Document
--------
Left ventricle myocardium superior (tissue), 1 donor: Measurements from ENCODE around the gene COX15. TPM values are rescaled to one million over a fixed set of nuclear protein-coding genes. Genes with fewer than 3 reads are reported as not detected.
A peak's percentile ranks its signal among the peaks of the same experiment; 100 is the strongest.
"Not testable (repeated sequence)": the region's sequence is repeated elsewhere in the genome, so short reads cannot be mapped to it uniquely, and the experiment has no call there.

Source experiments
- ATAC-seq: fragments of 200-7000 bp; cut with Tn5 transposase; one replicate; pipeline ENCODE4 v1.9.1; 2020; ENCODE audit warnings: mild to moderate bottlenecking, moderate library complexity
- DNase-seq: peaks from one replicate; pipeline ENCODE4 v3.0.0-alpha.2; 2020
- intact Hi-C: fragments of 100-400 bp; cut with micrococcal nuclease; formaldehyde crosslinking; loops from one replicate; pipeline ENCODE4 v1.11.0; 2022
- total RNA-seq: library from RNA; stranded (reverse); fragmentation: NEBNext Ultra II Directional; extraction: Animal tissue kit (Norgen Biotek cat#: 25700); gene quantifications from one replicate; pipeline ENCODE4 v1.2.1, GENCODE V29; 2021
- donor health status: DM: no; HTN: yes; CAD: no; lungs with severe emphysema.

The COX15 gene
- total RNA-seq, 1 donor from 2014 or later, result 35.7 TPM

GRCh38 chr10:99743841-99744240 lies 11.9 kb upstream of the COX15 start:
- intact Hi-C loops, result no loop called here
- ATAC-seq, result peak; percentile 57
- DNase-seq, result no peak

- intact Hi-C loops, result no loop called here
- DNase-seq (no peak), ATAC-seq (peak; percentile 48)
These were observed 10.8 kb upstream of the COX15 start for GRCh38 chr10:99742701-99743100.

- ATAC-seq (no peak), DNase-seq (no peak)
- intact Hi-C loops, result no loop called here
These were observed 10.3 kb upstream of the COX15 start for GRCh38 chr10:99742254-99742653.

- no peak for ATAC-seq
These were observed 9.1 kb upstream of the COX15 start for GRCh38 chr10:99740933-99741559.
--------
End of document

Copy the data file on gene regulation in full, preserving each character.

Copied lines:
Left ventricle myocardium superior (tissue), 1 donor: Measurements from ENCODE around the gene COX15. TPM values are rescaled to one million over a fixed set of nuclear protein-coding genes. Genes with fewer than 3 reads are reported as not detected.
A peak's percentile ranks its signal among the peaks of the same experiment; 100 is the strongest.
"Not testable (repeated sequence)": the region's sequence is repeated elsewhere in the genome, so short reads cannot be mapped to it uniquely, and the experiment has no call there.

Source experiments
- ATAC-seq: fragments of 200-7000 bp; cut with Tn5 transposase; one replicate; pipeline ENCODE4 v1.9.1; 2020; ENCODE audit warnings: mild to moderate bottlenecking, moderate library complexity
- DNase-seq: peaks from one replicate; pipeline ENCODE4 v3.0.0-alpha.2; 2020
- intact Hi-C: fragments of 100-400 bp; cut with micrococcal nuclease; formaldehyde crosslinking; loops from one replicate; pipeline ENCODE4 v1.11.0; 2022
- total RNA-seq: library from RNA; stranded (reverse); fragmentation: NEBNext Ultra II Directional; extraction: Animal tissue kit (Norgen Biotek cat#: 25700); gene quantifications from one replicate; pipeline ENCODE4 v1.2.1, GENCODE V29; 2021
- donor health status: DM: no; HTN: yes; CAD: no; lungs with severe emphysema.

The COX15 gene
- total RNA-seq, 1 donor from 2014 or later, result 35.7 TPM

GRCh38 chr10:99743841-99744240 lies 11.9 kb upstream of the COX15 start:
- intact Hi-C loops, result no loop called here
- ATAC-seq, result peak; percentile 57
- DNase-seq, result no peak

- intact Hi-C loops, result no loop called here
- DNase-seq (no peak), ATAC-seq (peak; percentile 48)
These were observed 10.8 kb upstream of the COX15 start for GRCh38 chr10:99742701-99743100.

- ATAC-seq (no peak), DNase-seq (no peak)
- intact Hi-C loops, result no loop called here
These were observed 10.3 kb upstream of the COX15 start for GRCh38 chr10:99742254-99742653.

- no peak for ATAC-seq
These were observed 9.1 kb upstream of the COX15 start for GRCh38 chr10:99740933-99741559.